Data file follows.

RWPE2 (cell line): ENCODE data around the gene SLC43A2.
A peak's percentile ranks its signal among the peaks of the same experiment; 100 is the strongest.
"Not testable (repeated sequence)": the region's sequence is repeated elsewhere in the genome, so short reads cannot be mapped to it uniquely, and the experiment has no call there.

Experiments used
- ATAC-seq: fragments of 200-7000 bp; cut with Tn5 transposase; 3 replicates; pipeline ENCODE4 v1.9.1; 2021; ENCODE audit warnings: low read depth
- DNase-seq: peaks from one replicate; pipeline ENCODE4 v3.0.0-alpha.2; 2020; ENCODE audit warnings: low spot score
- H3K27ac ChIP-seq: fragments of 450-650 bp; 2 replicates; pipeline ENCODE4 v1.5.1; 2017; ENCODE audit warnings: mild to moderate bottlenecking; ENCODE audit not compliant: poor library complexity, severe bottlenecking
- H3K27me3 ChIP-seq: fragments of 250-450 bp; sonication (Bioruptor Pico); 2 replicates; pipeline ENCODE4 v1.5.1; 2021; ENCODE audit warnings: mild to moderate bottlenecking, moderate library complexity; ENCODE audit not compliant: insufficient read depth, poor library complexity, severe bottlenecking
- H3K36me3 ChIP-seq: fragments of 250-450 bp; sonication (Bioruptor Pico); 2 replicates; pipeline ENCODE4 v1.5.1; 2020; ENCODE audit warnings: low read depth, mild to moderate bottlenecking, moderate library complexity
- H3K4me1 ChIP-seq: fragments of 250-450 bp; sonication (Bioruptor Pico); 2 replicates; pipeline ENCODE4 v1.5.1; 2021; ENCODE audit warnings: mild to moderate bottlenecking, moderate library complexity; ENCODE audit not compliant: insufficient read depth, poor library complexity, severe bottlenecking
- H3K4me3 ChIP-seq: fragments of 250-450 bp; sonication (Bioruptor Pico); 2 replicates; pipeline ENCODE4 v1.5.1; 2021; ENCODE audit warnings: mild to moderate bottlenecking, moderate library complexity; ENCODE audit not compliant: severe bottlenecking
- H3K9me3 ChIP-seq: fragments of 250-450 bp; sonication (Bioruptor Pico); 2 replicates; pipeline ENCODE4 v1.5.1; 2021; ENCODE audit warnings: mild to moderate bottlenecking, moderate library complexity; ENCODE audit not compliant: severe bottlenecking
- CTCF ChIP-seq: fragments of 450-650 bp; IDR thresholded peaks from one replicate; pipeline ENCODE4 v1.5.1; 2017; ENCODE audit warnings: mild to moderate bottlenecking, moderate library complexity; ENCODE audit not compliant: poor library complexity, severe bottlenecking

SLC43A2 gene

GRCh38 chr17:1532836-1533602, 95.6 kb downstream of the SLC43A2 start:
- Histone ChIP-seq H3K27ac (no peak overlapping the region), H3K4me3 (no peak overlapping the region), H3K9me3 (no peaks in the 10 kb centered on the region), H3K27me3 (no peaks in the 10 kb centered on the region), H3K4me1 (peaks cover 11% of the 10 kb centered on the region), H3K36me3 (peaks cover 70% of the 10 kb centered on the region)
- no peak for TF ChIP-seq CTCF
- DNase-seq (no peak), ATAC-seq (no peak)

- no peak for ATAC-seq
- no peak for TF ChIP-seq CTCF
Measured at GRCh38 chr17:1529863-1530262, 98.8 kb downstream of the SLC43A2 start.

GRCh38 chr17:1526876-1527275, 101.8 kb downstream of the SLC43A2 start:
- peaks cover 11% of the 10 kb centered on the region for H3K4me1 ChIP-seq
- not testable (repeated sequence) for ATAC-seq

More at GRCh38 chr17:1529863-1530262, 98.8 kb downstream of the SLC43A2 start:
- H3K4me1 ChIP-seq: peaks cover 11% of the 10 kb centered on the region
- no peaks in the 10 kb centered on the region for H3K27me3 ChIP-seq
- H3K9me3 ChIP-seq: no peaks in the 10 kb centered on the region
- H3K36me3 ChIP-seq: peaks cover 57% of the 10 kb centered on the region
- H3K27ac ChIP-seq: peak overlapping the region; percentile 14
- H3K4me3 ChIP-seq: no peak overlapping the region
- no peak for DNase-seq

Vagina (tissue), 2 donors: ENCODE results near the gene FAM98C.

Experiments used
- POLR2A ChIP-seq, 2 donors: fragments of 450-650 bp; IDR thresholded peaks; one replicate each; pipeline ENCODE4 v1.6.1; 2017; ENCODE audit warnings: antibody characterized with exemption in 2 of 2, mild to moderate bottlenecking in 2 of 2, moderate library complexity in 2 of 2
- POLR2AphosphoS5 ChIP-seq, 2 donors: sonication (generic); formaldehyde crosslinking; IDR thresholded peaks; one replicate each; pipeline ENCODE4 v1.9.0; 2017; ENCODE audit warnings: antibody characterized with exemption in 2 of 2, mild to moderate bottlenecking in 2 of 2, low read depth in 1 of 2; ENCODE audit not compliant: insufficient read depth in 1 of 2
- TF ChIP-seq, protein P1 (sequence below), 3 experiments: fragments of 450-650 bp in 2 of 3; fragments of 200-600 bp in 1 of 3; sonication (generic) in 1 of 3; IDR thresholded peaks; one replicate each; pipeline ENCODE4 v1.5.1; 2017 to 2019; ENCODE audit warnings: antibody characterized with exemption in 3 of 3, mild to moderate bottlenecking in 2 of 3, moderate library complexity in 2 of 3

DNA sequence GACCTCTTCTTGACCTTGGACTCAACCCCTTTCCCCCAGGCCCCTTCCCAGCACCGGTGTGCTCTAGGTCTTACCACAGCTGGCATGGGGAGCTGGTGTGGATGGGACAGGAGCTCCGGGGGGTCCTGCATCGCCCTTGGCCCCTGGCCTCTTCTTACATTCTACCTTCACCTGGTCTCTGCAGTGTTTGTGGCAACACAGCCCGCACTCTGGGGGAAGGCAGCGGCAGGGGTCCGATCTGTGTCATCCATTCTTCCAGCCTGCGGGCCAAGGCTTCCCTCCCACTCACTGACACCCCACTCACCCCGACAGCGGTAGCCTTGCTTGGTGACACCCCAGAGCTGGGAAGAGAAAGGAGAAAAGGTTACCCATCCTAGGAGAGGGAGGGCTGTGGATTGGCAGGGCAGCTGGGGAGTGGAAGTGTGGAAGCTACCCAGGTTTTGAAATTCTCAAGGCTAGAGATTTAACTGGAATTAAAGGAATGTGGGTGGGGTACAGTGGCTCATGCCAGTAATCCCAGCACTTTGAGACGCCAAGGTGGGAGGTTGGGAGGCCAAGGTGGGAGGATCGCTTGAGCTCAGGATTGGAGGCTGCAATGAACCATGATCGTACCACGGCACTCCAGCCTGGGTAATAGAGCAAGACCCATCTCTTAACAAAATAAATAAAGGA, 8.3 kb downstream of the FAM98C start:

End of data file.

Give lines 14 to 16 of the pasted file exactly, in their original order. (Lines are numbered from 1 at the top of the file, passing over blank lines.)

SLC43A2 gene

GRCh38 chr17:1532836-1533602, 95.6 kb downstream of the SLC43A2 start:
- Histone ChIP-seq H3K27ac (no peak overlapping the region), H3K4me3 (no peak overlapping the region), H3K9me3 (no peaks in the 10 kb centered on the region), H3K27me3 (no peaks in the 10 kb centered on the region), H3K4me1 (peaks cover 11% of the 10 kb centered on the region), H3K36me3 (peaks cover 70% of the 10 kb centered on the region)